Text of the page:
Madeleine bit her lip so she would not speak the truth. Roland did not believe in magic, only illusion. If she were even to hint . . . No! She silenced the reckless thought, especially when he was so discomposed.
But she could not stand here and do nothing. After all, she had ruined tonight’s show. It was her obligation to fix it. She watched as Roland went back to the middle of the stage and began the final deception aimed at convincing the audience that he truly controlled nature and could twist it to his will. Stepping into the shadows beyond the edge of the curtain tied back to hide its fraying edges, she closed her eyes and cleared her mind. She formed an image of Roland in her head. Her mind’s eye focused on his hands. Painting them with a golden glow, she concentrated on keeping the light around his fingers. Old Saza had taught her to center all her thoughts so she could help steady Roland’s hands and bring them the skill Papa had had. It was almost as good as creating the illusions herself.
Explosive applause and cheers brought her eyes open. She had done it! The audience and Roland believed the skill was his, and that was the
She picked up Roland’s top hat and went to the steps on the far side of the stage. Her eyes widened when the handsome man paralleled the stage at exactly the same pace she walked. When she reached the steps, he held up his hand to assist her to the ground.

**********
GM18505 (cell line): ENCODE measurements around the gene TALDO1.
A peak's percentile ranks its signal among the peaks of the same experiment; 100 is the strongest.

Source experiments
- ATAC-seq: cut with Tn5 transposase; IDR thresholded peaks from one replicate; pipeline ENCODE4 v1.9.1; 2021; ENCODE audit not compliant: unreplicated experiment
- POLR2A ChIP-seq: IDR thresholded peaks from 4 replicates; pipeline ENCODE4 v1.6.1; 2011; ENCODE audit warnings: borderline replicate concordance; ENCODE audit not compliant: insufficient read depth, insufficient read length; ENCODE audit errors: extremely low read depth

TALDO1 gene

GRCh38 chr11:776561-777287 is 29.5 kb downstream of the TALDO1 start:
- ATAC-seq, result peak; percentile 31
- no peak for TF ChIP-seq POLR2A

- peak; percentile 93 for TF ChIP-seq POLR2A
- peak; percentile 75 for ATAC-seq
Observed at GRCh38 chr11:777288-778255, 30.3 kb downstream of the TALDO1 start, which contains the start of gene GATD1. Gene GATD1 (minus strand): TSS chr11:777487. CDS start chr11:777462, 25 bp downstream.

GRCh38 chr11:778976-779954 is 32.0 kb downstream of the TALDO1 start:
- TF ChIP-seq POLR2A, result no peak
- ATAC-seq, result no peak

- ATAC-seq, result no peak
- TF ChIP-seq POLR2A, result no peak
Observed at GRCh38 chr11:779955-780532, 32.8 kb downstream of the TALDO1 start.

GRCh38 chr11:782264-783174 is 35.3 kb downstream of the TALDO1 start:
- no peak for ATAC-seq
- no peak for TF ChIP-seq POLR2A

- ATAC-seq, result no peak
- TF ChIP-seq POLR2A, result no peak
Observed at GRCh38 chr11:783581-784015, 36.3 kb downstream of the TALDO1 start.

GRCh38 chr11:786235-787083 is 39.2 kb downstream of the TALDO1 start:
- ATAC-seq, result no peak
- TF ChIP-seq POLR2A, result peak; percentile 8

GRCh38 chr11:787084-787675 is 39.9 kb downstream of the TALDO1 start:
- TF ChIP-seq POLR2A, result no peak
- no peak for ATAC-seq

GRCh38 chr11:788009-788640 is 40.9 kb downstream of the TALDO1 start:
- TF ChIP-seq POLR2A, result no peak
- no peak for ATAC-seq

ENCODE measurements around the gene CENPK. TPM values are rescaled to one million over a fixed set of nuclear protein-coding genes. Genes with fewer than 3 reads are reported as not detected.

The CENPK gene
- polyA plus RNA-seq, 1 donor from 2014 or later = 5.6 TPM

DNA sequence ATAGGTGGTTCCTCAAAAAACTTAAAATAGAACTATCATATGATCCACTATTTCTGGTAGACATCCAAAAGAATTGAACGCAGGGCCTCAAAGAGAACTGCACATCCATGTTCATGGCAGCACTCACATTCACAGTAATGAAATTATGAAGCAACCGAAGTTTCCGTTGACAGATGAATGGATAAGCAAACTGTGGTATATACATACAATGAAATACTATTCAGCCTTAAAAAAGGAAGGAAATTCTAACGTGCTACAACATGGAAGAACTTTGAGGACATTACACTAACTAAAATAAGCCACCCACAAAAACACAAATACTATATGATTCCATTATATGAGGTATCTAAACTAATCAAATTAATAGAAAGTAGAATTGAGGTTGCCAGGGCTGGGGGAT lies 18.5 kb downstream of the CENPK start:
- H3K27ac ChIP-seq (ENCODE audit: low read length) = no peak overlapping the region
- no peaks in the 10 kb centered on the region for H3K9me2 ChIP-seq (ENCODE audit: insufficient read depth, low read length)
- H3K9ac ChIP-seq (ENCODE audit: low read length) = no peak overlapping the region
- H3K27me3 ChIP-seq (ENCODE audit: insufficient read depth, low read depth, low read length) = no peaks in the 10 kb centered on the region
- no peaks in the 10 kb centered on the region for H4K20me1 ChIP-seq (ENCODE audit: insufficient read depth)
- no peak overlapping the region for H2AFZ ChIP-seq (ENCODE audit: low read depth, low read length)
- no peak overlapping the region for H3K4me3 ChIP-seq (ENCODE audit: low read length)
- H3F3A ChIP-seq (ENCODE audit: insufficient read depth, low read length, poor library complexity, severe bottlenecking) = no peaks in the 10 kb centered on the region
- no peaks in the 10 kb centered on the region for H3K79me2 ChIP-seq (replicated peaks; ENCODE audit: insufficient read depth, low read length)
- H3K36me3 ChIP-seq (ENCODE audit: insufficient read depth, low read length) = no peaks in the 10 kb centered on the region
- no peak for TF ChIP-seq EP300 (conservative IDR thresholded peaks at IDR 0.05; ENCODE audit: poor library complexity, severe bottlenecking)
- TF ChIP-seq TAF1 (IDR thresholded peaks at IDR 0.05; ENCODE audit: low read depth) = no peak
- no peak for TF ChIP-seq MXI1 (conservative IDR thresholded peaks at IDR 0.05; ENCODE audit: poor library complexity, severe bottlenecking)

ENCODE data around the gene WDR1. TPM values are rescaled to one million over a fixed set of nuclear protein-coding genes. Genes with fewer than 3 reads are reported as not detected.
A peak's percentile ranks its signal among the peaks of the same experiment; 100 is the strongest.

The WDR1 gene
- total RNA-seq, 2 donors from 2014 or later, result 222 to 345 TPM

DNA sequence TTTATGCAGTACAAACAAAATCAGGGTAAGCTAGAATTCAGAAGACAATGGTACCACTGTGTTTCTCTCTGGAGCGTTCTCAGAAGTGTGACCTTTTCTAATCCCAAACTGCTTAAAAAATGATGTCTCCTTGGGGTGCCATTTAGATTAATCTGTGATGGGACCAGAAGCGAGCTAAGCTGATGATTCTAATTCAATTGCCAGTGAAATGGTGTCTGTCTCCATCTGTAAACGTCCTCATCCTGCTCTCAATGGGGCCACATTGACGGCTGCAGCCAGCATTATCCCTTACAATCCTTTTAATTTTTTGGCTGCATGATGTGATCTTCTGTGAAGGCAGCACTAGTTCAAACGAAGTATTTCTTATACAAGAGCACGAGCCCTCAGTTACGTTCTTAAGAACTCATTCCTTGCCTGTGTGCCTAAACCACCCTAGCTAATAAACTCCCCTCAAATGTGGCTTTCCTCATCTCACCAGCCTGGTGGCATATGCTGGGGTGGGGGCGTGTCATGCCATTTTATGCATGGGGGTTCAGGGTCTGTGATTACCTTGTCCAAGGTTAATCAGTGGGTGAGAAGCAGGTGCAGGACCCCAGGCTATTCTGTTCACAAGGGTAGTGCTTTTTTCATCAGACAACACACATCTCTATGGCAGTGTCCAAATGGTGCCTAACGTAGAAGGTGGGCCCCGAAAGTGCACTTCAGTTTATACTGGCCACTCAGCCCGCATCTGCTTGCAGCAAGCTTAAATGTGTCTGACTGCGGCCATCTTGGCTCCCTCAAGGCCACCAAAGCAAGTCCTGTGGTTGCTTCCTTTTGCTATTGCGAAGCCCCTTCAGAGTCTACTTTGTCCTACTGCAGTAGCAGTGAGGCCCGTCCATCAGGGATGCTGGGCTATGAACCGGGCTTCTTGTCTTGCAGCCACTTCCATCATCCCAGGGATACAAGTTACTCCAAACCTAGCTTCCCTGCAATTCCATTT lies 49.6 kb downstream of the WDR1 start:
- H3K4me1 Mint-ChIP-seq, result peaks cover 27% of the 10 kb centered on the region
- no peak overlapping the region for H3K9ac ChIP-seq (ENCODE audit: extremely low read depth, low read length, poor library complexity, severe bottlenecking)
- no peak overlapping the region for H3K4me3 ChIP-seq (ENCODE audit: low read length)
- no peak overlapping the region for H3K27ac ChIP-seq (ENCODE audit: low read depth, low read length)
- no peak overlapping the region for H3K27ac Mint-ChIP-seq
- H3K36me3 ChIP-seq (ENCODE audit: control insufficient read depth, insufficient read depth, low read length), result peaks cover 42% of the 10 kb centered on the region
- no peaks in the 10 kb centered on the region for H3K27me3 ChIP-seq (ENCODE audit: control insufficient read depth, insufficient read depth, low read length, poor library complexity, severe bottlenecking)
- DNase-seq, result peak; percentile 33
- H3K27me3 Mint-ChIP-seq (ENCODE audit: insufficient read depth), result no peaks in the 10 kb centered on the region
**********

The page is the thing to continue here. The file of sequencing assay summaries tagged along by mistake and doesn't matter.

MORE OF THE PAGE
She hesitated, and he raised a golden brow and asked, “Miss Nightingale, may I?”
“Thank you.” She gave him her coolest smile and placed her hand on his gloved palm. The leather, she noticed quickly, was uncracked and an amazing light gray.
His fingers closed around hers, and she forgot all about the fine gloves. The warmth that had whirled within her became a windstorm as the heat of his skin oozed through the leather. Slowly he drew her down the steps until her eyes were even with his. The light from the stage glowed on only one side of his face, hiding the other half. He said nothing. He did not move nearer. Even so, she wondered if she had ever been so intimately close to another human being. She was certain she had never been so close to a man who unsettled her as he did.
He! She did not even know his name. What a fool she was to let his impertinent smile delight her! She shook herself free of her own fancy and edged off the lowest step.
“Thank you, sir,” she said.
“My pleasure, Miss Nightingale. My deepest pleasure, if I may say so.”
Madeleine decided anything she said might be the wrong thing, so she simply nodded. She started to turn away, but he halted her, dropping several coins into the top hat. “Thank you, sir,” she said again, glad to fall back on the trite. “I am pleased you enjoyed The Amazing Nightingales’ show.”
Strolling among those who had viewed the show, she smiled each time someone dropped a coin into the hat. Most offered only pennies, but even these few pennies would help feed them and their animals.
“Excellent entertainment,” said a deep voice from her left.